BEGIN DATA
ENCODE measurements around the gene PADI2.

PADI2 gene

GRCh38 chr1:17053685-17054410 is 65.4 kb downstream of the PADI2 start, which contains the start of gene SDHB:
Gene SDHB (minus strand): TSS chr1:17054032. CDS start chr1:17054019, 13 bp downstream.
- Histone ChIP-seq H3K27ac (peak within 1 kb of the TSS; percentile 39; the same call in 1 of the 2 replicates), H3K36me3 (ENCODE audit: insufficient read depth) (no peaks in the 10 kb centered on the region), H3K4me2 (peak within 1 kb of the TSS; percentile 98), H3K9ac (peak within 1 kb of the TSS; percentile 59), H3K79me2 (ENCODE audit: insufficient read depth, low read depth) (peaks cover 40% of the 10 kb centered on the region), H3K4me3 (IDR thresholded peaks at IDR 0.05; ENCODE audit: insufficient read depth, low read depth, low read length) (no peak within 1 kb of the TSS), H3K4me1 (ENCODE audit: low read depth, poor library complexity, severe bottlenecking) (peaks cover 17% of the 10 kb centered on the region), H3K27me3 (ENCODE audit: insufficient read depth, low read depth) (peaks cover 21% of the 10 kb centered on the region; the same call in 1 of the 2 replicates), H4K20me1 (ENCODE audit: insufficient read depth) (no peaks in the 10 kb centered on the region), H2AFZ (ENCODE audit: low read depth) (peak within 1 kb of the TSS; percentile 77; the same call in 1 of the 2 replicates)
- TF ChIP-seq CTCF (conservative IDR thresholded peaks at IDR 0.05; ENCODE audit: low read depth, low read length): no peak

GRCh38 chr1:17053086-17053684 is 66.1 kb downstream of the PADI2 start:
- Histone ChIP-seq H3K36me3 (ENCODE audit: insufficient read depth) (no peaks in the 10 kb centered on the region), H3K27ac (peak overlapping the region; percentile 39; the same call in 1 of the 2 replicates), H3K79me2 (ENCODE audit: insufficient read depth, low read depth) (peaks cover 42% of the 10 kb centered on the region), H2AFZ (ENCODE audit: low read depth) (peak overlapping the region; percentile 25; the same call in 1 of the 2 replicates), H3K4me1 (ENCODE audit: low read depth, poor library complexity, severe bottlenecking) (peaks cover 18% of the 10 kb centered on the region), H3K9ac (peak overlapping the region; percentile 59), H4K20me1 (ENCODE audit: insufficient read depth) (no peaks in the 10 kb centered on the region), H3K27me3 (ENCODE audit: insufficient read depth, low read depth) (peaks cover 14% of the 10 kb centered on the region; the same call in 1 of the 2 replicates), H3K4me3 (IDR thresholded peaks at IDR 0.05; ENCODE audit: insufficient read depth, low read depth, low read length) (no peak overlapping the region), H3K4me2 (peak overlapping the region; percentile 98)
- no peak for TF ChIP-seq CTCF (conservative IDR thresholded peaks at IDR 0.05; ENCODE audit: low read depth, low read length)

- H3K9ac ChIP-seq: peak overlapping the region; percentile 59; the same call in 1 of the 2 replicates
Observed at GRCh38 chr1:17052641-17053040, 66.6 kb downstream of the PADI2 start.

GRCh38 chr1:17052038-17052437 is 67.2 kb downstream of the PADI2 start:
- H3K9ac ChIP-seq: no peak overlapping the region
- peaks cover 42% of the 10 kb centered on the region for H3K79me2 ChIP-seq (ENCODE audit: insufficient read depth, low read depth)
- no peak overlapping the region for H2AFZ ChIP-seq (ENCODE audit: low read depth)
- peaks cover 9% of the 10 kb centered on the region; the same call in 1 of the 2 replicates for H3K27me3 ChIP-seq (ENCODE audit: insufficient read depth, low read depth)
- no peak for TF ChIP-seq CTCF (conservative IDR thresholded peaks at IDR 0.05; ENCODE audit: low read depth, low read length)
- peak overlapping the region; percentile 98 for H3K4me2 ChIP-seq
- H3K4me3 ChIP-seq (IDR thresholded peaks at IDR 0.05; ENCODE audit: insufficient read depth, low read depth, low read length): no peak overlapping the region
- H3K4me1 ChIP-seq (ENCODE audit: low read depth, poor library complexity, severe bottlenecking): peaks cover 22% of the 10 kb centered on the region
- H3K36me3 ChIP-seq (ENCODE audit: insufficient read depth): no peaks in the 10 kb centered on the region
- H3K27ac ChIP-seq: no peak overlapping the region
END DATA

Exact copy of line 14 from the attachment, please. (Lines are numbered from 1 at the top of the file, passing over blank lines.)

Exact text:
- peaks cover 42% of the 10 kb centered on the region for H3K79me2 ChIP-seq (ENCODE audit: insufficient read depth, low read depth)